Education is key! I’m sure many of you have heard this phrase a thousand and one times. In the case of Sean Larry Stevens, it is profoundly true. From living through many challenges in his past to becoming an entrepreneur and a successful author and educator, Sean has made an impact on many lives. Sean explains how it’s important to take time for yourself and your family at all costs during this unforeseen time. In this article, we will take a deeper dig into why education and self-care are important in communities of color and how Sean feels the school systems need to overcome this current pandemic.
As an educator, motivator, author, and life coach what is the greatest motivational lesson you want people to learn from your teachings?
The greatest light is always preceded by darkness; the lesson I want people to constantly ground themselves in is the idea of embracing challenges and finding the light. Challenges are not done to you, they are done for you – and this is something very difficult to hear and believe, especially while navigating through the challenging times that make you feel there is no light at the end of the tunnel. From watching my mother do drugs in our living room during the short periods of times she resurfaced in our lives, to watching one of my aunts have her last seizure in our living room before she died as a result of the AIDS virus at eleven years old, to a car accident where my uncle died in my arms, to have to watch the video of my little brother being murdered in order to identify his body. Through all of that, it is easy for someone to emotionally and mentally break down and give up. Yet, what I’ve learned through all of these experiences is that when I work hard to find the emotional resilience to persevere and work hard at turning tragedy into triumph, I get stronger and stronger. Throughout every challenge that has impacted me, I have been forced out of my comfort zone to a place that made me think differently about the world.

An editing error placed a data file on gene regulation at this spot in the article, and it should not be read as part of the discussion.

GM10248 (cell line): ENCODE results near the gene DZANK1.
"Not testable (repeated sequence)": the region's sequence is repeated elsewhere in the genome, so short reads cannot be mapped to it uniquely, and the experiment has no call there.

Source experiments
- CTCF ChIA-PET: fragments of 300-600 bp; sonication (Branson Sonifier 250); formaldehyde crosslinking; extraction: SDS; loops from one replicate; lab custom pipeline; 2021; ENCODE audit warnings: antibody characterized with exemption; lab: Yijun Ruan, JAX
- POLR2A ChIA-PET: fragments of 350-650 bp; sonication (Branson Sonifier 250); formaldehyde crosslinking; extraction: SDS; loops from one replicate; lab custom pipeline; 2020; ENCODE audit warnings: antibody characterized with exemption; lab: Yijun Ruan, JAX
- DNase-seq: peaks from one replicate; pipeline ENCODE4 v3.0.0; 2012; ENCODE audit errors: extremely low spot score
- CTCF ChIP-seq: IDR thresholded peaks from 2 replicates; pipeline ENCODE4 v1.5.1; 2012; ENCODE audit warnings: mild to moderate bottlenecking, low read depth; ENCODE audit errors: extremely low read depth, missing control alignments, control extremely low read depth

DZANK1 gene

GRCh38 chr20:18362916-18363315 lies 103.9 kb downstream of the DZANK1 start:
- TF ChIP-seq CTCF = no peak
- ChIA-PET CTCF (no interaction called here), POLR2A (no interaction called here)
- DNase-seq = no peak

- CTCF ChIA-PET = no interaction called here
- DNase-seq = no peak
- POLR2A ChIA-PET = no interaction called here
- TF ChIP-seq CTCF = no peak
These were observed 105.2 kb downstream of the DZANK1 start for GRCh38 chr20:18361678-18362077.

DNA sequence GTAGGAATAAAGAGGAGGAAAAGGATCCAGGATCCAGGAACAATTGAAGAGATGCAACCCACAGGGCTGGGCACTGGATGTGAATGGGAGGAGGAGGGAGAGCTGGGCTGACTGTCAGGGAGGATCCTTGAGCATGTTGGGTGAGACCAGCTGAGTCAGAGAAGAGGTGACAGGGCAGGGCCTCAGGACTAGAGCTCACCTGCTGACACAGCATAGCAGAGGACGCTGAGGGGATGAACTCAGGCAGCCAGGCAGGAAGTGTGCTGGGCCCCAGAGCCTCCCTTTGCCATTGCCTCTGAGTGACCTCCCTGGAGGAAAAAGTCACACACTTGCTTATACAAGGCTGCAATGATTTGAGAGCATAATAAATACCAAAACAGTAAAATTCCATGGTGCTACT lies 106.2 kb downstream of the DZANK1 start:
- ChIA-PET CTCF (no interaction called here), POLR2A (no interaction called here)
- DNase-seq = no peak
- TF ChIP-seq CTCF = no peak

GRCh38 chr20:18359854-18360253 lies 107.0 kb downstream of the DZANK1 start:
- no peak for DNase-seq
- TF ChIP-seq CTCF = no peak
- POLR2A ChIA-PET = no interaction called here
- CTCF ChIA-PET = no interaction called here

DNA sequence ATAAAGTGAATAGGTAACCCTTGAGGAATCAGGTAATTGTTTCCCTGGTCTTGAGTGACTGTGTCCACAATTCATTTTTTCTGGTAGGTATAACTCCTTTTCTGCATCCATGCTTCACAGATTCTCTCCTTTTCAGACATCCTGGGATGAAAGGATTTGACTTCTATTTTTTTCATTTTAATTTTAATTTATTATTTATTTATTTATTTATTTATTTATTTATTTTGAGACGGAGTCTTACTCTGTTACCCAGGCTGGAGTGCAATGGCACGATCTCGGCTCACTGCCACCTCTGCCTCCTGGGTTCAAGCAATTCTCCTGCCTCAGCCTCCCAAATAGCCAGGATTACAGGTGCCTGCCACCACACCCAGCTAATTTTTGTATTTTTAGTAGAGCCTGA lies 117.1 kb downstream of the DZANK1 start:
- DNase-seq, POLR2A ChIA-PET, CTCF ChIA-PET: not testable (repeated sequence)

What inspired you to pursue the education field? Does your past play a significant role in what you strive for today?